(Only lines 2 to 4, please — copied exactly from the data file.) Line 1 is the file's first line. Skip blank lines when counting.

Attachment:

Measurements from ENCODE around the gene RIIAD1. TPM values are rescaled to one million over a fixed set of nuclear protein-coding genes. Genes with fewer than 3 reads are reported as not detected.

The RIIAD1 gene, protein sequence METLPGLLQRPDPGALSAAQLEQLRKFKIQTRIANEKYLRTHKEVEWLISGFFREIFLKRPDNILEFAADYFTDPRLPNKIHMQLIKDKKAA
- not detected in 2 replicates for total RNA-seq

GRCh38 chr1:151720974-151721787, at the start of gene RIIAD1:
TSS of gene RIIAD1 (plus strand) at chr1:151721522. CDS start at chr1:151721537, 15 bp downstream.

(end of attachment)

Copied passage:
The RIIAD1 gene, protein sequence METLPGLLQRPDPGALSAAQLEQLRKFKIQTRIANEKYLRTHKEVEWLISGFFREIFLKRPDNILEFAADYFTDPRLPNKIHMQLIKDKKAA
- not detected in 2 replicates for total RNA-seq

GRCh38 chr1:151720974-151721787, at the start of gene RIIAD1: